How can someone be considered wealthy if, for example, he is worth only $460,000? After all, he’s not a millionaire. Charles Bobbins is a forty-one-year-old fireman. His wife is a secretary. They have a combined annual income of $55,000. According to our research findings, Mr. Bobbins should have a net worth of approximately $225,500. But he is worth much more than others in his income/age category. Mr. and Mrs. Bobbins have been able to accumulate an above-average amount of net worth. Thus, they apparently know how to live on a fireman’s and secretary’s income and still save and invest a good bit. They likely have a low-consumption lifestyle. And given this lifestyle, Mr. Bobbins could sustain himself and his family for ten years without working. Within their income and age categories, the Bobbinses are wealthy. The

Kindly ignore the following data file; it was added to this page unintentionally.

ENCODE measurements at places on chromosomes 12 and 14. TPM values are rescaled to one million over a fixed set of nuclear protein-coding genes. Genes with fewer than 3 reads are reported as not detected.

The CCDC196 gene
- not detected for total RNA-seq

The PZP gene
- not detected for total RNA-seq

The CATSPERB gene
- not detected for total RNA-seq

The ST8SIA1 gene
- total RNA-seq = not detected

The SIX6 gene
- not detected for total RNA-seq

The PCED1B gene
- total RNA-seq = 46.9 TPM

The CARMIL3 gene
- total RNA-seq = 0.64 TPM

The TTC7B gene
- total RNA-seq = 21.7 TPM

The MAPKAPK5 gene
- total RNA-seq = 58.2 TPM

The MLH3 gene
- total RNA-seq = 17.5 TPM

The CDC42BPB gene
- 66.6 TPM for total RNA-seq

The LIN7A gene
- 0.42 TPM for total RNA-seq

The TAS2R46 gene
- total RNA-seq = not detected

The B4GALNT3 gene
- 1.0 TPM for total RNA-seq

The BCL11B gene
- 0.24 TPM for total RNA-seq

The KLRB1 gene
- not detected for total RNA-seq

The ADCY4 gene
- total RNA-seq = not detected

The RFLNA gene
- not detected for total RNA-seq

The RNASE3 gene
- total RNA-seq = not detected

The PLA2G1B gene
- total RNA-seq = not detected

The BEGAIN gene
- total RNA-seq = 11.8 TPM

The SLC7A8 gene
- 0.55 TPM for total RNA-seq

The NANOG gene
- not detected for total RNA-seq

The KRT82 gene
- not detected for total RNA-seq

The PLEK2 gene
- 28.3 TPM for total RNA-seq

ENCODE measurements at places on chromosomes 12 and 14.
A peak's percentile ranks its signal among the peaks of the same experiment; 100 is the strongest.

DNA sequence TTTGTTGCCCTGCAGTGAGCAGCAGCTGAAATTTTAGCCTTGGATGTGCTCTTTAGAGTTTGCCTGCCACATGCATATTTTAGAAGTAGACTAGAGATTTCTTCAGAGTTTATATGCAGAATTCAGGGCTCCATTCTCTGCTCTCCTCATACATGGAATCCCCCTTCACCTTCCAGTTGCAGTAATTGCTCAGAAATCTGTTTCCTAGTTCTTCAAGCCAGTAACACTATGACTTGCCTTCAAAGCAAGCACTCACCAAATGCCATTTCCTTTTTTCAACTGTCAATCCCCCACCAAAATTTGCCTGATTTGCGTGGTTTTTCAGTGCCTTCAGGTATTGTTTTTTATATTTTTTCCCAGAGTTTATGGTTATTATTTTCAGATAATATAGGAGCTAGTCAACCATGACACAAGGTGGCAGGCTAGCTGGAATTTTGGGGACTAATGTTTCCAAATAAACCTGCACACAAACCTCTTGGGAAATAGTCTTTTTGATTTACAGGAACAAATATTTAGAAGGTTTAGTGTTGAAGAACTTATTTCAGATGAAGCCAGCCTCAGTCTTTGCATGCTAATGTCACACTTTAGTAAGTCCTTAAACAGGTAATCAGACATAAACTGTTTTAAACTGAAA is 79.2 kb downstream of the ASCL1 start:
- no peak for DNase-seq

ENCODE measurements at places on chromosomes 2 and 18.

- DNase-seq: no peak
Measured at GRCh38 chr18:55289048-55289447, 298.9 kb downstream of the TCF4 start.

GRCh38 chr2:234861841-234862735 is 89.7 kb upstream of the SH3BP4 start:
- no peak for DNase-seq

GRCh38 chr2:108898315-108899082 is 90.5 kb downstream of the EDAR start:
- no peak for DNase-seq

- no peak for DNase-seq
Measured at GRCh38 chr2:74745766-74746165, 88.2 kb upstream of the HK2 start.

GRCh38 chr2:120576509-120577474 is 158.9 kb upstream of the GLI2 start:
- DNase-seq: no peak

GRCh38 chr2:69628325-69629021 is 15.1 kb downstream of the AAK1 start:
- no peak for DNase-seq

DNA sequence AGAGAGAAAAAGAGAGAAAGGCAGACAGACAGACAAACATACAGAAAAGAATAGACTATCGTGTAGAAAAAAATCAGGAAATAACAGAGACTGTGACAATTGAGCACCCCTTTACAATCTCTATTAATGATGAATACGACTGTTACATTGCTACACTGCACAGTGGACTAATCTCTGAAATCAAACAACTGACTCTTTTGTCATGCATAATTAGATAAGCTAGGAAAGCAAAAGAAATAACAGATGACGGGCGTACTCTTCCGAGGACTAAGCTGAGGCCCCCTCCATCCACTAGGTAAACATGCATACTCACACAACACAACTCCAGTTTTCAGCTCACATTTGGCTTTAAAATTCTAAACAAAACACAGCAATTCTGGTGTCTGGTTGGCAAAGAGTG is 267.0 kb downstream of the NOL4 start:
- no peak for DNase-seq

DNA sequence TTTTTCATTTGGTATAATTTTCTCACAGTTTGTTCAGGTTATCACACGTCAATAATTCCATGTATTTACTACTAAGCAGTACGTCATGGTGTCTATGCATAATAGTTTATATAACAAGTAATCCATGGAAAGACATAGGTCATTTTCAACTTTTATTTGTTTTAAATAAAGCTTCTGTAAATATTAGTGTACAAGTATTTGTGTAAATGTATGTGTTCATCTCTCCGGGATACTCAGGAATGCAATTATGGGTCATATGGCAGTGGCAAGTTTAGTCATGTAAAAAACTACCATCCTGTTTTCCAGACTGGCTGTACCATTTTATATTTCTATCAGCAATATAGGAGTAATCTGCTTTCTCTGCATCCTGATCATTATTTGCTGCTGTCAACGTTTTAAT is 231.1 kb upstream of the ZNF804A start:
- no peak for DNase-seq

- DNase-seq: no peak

Whatever your age, whatever your income, how much should you be worth right now? From years of surveying various high-income/ high-net worth people, we have developed several multivariate-based wealth equations. A simple rule of thumb, however, is more than adequate in computing one’s expected net worth. Multiply your age times your realized pretax annual household income from all sources except inheritances. Divide by ten. This, less any inherited wealth, is what your net worth should be. For example, if Mr. Anthony O. Duncan is forty-one years old, makes $143,000 a year, and has investments that return another $12,000, he would multiply $155,000 by forty-one. That equals $6,355,000. Dividing by ten, his net worth should be $635,500.